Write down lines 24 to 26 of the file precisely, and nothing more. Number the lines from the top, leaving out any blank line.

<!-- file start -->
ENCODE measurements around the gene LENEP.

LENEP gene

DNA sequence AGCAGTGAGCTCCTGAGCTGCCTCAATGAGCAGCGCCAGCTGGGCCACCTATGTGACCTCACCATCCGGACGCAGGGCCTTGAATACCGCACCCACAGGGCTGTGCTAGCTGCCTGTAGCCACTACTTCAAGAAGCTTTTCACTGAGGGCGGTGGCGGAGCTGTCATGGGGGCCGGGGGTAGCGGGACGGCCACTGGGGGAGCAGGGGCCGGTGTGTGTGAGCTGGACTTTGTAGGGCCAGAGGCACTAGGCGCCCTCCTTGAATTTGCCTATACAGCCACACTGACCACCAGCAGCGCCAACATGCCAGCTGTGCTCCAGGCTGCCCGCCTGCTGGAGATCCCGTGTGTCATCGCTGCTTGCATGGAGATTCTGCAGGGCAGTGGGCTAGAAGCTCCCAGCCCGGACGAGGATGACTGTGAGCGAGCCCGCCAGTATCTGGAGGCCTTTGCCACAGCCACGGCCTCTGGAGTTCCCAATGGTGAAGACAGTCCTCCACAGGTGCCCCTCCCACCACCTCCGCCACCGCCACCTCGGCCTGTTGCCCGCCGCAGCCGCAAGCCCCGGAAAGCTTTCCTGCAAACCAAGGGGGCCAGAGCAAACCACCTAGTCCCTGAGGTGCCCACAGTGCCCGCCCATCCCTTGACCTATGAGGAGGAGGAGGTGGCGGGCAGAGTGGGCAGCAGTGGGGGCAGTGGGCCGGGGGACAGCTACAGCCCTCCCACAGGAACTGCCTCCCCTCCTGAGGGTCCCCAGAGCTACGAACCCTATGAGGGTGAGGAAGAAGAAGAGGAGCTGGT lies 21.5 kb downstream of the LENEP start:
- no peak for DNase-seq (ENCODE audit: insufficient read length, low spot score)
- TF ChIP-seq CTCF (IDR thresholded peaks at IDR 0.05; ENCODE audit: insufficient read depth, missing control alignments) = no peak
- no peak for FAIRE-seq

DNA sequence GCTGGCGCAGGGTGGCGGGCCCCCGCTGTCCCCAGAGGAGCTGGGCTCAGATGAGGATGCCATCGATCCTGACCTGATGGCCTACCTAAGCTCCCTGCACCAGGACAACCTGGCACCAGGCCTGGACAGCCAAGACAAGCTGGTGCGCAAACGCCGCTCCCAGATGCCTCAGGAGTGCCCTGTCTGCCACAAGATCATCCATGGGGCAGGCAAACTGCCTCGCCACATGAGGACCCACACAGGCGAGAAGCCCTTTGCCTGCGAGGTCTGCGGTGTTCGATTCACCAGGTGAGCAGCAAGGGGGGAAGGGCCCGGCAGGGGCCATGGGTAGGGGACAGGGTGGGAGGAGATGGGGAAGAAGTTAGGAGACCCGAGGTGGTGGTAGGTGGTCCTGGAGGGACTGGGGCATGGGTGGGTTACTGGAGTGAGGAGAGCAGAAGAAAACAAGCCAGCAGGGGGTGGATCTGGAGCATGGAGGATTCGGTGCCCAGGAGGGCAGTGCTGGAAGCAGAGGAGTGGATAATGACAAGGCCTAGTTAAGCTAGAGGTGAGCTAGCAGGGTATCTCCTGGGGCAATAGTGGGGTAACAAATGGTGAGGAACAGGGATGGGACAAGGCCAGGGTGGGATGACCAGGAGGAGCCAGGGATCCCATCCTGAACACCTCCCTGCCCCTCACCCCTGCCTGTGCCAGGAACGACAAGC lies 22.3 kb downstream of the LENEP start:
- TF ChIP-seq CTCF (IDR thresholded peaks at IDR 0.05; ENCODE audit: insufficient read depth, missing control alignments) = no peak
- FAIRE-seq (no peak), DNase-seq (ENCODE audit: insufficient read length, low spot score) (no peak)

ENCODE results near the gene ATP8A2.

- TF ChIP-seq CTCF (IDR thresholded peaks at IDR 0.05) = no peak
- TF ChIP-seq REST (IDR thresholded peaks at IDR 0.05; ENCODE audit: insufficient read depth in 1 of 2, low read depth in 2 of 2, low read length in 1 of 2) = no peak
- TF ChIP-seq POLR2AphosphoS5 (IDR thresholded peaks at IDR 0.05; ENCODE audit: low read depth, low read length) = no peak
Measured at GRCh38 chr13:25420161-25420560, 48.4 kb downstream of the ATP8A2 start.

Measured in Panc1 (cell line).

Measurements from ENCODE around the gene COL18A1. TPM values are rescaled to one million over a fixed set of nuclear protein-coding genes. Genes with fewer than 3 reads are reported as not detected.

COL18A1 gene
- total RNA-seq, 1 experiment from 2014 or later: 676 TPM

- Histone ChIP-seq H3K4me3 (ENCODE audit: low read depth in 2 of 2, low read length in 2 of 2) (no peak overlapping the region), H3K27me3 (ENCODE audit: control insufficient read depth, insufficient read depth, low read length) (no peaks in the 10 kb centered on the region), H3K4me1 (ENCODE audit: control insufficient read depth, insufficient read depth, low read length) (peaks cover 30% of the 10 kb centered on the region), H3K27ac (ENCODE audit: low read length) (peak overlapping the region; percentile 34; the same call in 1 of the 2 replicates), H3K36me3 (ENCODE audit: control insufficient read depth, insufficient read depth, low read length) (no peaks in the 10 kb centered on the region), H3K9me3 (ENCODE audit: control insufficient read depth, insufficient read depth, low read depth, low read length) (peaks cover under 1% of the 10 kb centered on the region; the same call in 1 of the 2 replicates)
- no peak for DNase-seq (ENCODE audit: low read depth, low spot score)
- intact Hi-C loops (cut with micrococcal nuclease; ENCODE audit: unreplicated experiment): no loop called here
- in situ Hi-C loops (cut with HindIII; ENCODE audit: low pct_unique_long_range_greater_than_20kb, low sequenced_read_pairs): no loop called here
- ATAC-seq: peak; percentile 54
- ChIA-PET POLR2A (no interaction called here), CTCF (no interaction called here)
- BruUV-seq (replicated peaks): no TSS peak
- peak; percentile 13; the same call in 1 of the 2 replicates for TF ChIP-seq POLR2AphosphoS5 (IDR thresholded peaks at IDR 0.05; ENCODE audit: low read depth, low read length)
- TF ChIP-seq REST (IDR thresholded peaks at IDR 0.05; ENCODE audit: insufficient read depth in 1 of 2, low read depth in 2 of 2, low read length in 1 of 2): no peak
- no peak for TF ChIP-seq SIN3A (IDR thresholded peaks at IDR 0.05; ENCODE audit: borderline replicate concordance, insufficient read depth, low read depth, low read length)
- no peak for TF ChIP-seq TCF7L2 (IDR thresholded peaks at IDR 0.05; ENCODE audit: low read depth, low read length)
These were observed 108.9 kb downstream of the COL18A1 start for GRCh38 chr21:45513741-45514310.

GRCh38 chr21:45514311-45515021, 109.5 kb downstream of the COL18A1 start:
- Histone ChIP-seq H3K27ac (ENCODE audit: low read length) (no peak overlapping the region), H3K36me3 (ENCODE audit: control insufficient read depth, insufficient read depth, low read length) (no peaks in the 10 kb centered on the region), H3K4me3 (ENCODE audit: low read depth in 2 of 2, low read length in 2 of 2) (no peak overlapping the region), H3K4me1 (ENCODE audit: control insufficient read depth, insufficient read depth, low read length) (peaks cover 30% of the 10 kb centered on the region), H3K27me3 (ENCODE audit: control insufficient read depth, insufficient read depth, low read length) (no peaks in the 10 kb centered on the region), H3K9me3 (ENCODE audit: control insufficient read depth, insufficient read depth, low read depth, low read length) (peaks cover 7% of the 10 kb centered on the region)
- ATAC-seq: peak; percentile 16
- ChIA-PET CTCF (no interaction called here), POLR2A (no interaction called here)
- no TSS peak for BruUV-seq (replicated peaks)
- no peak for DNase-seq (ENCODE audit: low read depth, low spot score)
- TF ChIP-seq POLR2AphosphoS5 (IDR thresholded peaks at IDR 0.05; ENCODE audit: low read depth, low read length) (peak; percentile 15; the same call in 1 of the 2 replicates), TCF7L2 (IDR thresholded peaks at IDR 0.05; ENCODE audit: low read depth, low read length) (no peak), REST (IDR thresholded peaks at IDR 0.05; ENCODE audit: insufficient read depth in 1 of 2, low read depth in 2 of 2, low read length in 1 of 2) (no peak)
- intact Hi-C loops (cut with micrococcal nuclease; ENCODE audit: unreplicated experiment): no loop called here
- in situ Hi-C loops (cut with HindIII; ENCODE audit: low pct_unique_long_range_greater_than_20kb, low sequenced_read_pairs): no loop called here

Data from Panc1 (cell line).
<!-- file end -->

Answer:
- ChIA-PET POLR2A (no interaction called here), CTCF (no interaction called here)
- BruUV-seq (replicated peaks): no TSS peak
- peak; percentile 13; the same call in 1 of the 2 replicates for TF ChIP-seq POLR2AphosphoS5 (IDR thresholded peaks at IDR 0.05; ENCODE audit: low read depth, low read length)